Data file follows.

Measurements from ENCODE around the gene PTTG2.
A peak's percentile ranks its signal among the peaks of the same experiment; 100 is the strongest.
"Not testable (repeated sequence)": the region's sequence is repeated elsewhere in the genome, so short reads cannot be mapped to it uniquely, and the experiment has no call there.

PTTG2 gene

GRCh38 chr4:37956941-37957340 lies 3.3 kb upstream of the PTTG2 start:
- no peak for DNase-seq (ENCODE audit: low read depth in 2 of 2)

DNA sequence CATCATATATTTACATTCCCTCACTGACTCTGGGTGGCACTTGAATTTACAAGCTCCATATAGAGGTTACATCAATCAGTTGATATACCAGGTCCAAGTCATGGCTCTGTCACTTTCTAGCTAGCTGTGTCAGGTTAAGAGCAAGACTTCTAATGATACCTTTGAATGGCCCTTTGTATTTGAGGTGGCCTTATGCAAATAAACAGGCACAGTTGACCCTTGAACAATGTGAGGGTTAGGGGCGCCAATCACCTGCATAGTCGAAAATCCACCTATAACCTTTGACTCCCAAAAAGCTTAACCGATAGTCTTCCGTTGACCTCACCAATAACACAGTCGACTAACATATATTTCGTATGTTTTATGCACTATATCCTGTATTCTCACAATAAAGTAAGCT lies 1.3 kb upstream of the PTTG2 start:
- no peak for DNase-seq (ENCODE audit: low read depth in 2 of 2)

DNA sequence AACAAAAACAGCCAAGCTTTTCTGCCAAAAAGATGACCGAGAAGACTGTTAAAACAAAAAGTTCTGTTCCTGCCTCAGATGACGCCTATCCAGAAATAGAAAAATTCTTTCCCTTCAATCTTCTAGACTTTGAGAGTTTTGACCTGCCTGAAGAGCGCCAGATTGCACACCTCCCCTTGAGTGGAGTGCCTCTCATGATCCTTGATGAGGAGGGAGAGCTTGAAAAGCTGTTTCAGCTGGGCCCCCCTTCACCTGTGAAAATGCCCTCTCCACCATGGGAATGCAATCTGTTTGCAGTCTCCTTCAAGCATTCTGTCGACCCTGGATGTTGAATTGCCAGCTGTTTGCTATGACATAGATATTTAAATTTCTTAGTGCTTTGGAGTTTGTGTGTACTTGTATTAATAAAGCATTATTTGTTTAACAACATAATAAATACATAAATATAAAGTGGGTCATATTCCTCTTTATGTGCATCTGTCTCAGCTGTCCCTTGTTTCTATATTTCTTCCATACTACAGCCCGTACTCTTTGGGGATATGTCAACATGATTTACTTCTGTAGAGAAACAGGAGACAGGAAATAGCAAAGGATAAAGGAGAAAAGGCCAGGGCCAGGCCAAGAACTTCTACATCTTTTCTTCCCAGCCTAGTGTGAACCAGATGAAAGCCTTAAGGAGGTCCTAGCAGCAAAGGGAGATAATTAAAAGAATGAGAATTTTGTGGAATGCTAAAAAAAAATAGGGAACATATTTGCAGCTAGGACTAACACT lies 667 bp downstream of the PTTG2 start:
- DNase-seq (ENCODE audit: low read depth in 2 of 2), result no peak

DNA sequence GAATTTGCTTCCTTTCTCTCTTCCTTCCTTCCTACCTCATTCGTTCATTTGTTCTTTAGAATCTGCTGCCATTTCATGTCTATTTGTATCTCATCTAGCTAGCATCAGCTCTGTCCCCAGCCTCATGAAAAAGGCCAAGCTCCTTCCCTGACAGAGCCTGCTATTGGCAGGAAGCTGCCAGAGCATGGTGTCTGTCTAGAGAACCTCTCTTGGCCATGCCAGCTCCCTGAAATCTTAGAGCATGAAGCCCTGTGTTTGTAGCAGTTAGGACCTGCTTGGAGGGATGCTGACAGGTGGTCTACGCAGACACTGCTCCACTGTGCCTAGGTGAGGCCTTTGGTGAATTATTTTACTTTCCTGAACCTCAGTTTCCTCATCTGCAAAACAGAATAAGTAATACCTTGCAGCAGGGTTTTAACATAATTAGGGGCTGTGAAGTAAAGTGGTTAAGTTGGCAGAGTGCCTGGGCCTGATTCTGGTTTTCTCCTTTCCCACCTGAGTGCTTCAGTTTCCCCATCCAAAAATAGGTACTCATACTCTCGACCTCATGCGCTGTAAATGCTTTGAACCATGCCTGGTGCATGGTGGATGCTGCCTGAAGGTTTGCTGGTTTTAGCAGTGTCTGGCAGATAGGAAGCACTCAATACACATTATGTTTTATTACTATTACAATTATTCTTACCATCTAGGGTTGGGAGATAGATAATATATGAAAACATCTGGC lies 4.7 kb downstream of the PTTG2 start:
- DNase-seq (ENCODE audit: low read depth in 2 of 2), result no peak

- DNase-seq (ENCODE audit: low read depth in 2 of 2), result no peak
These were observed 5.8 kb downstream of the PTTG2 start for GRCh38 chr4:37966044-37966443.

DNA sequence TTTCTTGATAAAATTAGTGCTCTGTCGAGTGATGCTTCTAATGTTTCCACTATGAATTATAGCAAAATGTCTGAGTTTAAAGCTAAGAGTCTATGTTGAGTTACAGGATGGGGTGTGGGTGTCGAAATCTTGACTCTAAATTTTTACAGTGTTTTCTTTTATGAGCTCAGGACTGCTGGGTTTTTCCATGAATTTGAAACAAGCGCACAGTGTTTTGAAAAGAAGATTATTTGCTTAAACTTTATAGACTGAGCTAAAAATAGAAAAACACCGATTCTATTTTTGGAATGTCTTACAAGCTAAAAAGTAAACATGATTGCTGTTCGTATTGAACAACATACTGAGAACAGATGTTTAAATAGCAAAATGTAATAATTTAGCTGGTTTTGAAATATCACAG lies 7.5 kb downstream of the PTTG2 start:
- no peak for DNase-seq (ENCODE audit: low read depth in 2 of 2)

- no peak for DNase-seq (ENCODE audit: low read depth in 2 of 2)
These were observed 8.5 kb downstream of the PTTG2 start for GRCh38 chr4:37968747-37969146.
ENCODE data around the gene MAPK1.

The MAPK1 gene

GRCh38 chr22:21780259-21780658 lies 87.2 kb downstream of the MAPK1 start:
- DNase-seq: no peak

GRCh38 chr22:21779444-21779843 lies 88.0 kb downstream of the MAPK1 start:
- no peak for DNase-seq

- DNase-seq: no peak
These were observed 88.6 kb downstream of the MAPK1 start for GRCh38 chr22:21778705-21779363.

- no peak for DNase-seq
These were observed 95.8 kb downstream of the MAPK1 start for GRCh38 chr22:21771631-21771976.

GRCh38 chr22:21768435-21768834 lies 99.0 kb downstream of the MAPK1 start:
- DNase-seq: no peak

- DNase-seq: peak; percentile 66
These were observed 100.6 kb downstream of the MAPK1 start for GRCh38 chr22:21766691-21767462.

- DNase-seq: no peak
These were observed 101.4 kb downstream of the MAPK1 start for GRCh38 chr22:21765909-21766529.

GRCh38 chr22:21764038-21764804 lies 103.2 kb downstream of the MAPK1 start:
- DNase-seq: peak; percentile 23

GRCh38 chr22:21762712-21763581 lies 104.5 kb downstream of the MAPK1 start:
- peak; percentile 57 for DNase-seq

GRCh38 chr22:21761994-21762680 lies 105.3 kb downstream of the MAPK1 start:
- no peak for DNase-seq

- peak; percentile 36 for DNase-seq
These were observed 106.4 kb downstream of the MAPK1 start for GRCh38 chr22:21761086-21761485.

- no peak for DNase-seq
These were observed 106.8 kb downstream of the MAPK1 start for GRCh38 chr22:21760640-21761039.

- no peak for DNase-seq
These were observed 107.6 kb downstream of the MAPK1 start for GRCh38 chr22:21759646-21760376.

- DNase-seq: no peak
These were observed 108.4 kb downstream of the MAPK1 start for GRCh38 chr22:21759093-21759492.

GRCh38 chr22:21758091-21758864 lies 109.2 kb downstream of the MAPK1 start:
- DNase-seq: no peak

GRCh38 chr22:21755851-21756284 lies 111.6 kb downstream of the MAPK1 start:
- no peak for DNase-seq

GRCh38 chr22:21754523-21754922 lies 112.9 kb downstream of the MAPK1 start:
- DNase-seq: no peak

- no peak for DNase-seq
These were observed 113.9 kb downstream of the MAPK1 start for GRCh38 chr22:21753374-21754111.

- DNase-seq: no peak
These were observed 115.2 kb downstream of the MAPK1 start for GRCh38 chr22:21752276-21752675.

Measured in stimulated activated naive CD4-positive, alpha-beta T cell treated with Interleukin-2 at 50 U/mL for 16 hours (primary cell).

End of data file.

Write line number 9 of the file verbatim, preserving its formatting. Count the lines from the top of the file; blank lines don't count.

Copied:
DNA sequence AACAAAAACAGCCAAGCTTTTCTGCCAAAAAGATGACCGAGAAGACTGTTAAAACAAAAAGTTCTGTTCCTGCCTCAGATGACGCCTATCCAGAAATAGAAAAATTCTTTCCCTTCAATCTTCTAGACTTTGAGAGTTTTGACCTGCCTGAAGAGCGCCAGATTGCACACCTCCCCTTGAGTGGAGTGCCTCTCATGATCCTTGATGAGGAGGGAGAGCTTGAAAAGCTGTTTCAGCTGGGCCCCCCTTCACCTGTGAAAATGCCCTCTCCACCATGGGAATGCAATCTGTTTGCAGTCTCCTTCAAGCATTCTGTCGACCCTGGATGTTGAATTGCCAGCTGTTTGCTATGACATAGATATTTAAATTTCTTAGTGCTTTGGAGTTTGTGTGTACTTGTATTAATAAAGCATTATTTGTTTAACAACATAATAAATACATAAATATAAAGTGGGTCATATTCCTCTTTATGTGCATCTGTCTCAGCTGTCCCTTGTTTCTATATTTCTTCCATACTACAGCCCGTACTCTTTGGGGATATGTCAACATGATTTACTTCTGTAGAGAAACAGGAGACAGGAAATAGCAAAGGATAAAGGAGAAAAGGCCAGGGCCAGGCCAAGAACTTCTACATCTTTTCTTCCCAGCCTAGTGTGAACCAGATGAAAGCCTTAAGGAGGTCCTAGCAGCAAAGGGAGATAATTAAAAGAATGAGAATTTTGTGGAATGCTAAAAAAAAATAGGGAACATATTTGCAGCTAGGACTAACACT lies 667 bp downstream of the PTTG2 start: